Article  CAS  PubMed  Google Scholar 

  54. Liu G, Nozell S, Xiao H, Chen X: DeltaNp73beta is active in transactivation and growth suppression. Mol Cell Biol. 2004, 24 (2): 487-501. 10.1128/MCB.24.2.487-501.2004.

    Article  CAS  PubMed  PubMed Central  Google Scholar 

  55. Marrazzo E, Marchini S, Previdi S, Broggini M: Questioning the oncogenic role of DeltaNp73alpha in different cell lines expressing p53 or not. Cancer Biol Ther. 2006, 5 (7): 794-803. Epub 2006 Jul 28

    Article  CAS  PubMed  Google Scholar 

Pre-publication history

Download references


We thank Diana Joo Youn Hwang, Sowmya Paturi, and the Texas Children's Cancer Center Flow Cytometry Core Laboratory for technical assistance; Carolyn Pena for administrative support; Ching Lau for assistance with tissue procurement; Donald L. Durden and Rita Nahta for helpful discussions. This work was supported by funding from: Associazione Italiana contro le Leucemie (MDB); John S. Dunn Research Foundation; NIH grants HD042977 (RCC) and NS043517 (JYHK); The Terry Fox Foundation of the National Cancer Institute of Canada, the James Birrell Neuroblastoma Research Fund (MSI); The American Cancer Society, The Baylor College of Medicine Cancer Center, The Brain Tumor Society, The Childhood Brain Tumor Foundation, the Gillson Longenbaugh Foundation, and John and Carroll Goodman (JYHK).

Author information

Authors and Affiliations


Corresponding author

Correspondence to John YH Kim.

Additional information

Competing interests

The author(s) declare that they have no competing interests.

Authors' contributions

RCC, MDB, LLL, JAR, DGS, MSI, and JYHK contributed to expression and functional analyses. RCC, MDB, LP, AMA, MSI, and JYHK analyzed primary tumor pathology, clinical characteristics and patient outcomes. RCC, MDB, and JYHK performed the statistical analyses. AMA, RCC, and JYHK analyzed immunohistochemistry of tumor tissue sections. MSI and JYHK conceived the study, and with RCC and MDB participated in its design, coordination, and manuscript composition. All of the authors made significant contributions to data interpretation, and have read and approved the final manuscript.

Electronic supplementary material


Additional file 1: TP73 RNA expression in primary medulloblastoma samples. Individual primary medulloblastoma samples from patients (n = 34) display overexpression of TAp73 (TA) and 5'-terminal variant RNA species, relative to human fetal brain and normalized to GAPDH expression. By comparison, TP53 RNA is relatively underexpressed. Total ΔNp73 represents the sum of expression of all 5'-terminal variant TP73 RNA variants (ΔNp73, ΔN'p73, ΔEx2p73, and ΔEx2/3p73). Columns, mean expression of at least 2 experiments; error bars, ± S.E.M. Y-axis, RNA expression relative to human fetal brain and normalized to GAPDH expression (N.B. log-scale). (JPEG 264 KB)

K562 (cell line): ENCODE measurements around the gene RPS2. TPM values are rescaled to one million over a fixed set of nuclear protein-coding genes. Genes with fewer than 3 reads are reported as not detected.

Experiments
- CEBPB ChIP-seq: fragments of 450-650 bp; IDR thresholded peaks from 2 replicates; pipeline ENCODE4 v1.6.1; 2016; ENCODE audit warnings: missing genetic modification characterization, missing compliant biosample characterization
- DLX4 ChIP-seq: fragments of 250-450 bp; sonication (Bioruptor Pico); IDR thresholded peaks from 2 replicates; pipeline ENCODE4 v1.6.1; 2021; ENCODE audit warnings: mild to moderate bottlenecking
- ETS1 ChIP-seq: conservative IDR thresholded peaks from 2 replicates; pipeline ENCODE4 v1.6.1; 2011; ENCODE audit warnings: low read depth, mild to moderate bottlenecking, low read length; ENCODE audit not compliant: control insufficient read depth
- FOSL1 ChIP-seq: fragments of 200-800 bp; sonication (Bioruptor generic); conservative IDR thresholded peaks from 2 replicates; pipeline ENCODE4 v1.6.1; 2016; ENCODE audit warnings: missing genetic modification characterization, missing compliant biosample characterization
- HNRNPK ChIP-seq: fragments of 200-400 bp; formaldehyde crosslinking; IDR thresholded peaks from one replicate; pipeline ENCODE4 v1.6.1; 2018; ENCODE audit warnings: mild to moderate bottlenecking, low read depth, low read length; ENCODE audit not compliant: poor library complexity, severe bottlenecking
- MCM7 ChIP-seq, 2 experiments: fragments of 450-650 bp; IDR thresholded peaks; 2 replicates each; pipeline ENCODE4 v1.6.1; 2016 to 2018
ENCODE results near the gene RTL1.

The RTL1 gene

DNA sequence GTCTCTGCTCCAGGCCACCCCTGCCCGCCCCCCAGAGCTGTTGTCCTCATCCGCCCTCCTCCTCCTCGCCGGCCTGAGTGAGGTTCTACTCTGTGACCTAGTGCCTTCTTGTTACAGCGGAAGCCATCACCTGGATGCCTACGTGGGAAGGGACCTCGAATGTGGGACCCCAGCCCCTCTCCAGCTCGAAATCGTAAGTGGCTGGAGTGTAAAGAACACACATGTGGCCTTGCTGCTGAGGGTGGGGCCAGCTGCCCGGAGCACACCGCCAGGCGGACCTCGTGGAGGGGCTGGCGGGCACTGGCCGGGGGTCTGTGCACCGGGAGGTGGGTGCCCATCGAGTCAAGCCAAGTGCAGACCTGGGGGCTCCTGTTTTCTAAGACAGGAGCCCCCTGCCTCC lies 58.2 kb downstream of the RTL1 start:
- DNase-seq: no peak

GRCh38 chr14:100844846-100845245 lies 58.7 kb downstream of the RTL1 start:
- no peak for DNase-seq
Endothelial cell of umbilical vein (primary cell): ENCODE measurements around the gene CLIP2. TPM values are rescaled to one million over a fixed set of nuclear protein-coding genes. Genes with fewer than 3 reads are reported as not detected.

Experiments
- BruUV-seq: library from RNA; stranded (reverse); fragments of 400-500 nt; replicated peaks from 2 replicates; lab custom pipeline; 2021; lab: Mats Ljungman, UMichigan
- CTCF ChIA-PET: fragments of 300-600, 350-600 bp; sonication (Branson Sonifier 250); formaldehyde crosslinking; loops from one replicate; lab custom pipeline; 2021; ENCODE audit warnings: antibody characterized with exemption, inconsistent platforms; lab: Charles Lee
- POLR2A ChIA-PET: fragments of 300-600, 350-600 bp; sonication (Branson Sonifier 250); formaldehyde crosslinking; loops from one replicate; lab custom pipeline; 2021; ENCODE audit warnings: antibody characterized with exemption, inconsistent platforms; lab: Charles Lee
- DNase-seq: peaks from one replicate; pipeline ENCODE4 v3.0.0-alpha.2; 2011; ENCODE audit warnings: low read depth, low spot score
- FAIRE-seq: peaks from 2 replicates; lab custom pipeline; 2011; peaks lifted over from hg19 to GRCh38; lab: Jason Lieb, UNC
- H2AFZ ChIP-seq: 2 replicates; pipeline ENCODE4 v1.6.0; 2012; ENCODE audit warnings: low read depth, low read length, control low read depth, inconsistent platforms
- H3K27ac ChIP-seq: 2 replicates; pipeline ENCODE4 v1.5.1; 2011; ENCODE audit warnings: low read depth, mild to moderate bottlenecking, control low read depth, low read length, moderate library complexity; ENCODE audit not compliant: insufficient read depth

Additional file 2: Primary medulloblastoma samples express p53 protein. Western blot analysis reveals that individual primary medulloblastoma samples from patients express p53 (internally normalized to β-actin expression and relative to D283 cells). (JPEG 229 KB)


Additional file 3: TAp73 and ΔNp73 protein expression in primary medulloblastoma samples. Western blot analysis reveals that individual primary medulloblastoma samples from patients display overexpression of full-length TAp73 and amino-terminal truncated ΔNp73 (internally normalized to β-actin expression and relative to D283 cells). (JPEG 286 KB)


Additional file 4: Apoptosis analysis. TUNEL assay of D283 cell line confirms apoptotic changes in PI-stained cell populations in the sub-G0/G1 peak (i.e. hypodiploid (less than 2n) DNA content, representing apoptotic nuclei) detected using flow cytometric methods. X-axis, transfected plasmids (described in text) and post-transfection culture conditions (VP-16, 1.5 μM); Y-axis, % of cells with apoptotic features by flow cytometry or TUNEL assay. (JPEG 184 KB)

Authors’ original submitted files for images

Rights and permissions

Open Access This article is published under license to BioMed Central Ltd. This is an Open Access article is distributed under the terms of the Creative Commons Attribution License ( ), which permits unrestricted use, distribution, and reproduction in any medium, provided the original work is properly cited.

Reprints and permissions

About this article

Cite this article

Castellino, R.C., De Bortoli, M., Lin, L.L. et al. Overexpressed TP73 induces apoptosis in medulloblastoma. BMC Cancer 7, 127 (2007).

Download citation

  • Received:

  • Accepted:

  • Published:

  • DOI: